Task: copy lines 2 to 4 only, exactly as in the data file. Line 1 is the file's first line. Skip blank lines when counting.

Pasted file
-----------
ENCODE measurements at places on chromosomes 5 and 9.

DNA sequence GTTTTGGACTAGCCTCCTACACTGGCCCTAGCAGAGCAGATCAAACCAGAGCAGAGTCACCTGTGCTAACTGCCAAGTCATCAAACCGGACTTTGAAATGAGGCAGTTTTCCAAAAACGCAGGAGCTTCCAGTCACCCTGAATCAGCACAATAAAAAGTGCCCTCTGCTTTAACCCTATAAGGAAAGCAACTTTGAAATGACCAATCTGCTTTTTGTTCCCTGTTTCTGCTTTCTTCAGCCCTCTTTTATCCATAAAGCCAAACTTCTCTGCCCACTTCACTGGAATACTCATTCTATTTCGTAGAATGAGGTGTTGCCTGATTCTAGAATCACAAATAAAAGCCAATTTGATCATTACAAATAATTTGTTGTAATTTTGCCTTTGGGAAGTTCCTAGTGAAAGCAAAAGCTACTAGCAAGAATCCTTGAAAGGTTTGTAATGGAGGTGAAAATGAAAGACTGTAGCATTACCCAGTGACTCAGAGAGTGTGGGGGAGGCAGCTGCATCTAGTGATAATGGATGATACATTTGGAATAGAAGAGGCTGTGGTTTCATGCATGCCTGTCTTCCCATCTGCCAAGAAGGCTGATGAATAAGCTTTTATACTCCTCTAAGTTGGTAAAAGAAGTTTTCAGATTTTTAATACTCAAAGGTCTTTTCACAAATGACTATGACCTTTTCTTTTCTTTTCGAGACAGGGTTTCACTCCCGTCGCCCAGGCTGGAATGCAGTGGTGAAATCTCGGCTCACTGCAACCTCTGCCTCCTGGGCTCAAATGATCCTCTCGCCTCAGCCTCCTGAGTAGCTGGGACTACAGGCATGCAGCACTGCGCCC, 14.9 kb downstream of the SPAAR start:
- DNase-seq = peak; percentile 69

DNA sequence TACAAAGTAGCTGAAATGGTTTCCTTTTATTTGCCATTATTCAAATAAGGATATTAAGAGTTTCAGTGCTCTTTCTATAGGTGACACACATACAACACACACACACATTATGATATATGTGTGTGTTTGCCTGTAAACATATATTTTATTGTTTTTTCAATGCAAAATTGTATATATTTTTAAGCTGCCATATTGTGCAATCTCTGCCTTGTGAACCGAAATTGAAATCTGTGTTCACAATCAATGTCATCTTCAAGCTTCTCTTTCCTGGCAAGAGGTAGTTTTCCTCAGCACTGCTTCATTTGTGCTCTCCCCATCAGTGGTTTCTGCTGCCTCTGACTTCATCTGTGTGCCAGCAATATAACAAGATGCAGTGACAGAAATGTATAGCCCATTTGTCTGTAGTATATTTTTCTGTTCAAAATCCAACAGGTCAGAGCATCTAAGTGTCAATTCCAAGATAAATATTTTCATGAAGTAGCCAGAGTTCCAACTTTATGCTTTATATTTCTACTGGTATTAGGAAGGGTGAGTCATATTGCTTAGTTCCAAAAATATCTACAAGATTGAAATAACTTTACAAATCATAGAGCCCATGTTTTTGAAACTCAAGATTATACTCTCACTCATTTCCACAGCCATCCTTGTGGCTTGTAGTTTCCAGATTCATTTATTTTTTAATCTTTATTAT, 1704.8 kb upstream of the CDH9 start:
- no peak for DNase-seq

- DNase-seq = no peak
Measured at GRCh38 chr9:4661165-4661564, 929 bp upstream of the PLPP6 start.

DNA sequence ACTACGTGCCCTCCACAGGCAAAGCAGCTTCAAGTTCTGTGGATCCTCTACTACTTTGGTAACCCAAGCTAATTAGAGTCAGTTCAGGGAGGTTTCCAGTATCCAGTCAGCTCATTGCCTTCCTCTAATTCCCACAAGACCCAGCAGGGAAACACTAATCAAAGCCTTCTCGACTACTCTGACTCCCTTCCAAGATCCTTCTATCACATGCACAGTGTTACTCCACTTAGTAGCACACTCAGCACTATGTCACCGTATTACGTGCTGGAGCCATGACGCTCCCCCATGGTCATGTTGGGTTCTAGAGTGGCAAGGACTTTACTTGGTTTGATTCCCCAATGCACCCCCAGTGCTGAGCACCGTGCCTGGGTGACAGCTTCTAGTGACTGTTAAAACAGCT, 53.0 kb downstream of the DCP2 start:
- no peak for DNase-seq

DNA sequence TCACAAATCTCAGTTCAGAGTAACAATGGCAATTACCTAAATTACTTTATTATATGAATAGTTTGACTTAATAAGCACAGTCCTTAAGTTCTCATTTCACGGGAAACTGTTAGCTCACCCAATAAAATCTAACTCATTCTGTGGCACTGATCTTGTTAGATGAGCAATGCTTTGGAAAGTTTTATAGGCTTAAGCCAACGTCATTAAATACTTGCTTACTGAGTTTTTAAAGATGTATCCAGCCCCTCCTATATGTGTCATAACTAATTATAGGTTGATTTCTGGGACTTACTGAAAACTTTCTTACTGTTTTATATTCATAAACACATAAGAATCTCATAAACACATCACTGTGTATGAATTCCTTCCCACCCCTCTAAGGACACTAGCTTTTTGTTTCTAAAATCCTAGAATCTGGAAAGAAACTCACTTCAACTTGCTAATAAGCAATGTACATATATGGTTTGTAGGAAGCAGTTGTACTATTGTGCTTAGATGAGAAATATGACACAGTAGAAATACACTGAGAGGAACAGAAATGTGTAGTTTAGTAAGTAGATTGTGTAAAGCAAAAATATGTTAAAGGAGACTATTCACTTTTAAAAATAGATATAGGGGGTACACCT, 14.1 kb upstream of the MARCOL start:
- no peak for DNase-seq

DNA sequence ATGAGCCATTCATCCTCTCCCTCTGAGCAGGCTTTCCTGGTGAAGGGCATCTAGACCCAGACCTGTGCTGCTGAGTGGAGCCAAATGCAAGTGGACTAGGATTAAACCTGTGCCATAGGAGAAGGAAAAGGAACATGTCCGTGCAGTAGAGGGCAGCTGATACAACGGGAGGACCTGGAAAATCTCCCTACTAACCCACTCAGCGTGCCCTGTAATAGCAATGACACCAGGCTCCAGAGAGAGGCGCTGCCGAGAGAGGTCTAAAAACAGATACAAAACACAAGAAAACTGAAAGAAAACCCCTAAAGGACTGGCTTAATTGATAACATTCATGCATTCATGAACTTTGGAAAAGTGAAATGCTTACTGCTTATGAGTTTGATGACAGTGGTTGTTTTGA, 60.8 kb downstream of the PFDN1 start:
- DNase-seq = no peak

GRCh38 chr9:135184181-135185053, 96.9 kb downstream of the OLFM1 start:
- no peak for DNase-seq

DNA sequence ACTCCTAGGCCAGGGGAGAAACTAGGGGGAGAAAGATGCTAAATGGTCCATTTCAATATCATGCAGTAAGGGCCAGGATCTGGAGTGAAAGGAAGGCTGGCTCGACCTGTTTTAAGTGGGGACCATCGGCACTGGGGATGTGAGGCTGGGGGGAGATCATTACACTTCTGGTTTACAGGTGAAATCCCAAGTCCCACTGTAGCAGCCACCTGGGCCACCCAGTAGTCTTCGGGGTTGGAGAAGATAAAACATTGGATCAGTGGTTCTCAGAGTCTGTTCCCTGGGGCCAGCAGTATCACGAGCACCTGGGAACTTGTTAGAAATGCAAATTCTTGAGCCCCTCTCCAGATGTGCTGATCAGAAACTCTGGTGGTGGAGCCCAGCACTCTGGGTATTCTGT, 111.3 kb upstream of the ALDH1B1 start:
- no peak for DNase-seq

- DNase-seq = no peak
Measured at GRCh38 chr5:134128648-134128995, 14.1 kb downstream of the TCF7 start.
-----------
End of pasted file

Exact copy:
DNA sequence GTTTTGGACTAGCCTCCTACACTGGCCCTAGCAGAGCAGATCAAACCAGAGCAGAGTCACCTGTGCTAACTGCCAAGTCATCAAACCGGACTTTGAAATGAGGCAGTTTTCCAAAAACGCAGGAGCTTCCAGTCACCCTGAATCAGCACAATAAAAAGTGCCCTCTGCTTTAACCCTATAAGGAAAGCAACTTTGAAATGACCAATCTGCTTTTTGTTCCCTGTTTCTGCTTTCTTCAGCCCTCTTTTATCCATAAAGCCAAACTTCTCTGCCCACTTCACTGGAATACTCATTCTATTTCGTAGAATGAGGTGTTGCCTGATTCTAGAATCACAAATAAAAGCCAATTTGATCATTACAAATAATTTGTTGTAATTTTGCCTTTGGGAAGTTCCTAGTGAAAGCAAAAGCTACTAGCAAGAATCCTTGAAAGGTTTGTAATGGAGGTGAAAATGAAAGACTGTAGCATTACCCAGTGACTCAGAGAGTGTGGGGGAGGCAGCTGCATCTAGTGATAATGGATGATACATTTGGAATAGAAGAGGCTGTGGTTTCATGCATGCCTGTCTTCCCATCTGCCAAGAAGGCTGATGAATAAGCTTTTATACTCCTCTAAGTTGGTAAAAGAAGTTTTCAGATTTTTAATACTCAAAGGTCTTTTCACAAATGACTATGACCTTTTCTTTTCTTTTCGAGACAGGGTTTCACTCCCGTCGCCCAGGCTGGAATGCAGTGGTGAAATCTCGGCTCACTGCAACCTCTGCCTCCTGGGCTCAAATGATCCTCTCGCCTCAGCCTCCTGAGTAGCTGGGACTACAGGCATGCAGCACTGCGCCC, 14.9 kb downstream of the SPAAR start:
- DNase-seq = peak; percentile 69

DNA sequence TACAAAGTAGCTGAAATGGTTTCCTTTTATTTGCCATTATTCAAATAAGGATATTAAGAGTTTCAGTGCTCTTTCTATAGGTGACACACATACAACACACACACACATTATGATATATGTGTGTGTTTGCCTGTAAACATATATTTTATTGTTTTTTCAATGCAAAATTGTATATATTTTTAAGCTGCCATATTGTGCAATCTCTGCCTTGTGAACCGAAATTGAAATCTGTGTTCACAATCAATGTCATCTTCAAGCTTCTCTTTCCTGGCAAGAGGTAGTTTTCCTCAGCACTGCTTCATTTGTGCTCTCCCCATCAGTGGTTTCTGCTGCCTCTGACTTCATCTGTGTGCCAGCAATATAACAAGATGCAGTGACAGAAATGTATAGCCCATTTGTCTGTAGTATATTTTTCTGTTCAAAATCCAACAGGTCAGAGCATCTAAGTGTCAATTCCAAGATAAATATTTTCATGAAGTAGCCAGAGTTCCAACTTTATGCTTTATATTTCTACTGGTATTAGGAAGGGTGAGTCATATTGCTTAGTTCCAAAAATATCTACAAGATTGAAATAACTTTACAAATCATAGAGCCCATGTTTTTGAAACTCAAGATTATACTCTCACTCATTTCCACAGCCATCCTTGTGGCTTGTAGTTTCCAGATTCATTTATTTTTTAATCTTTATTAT, 1704.8 kb upstream of the CDH9 start: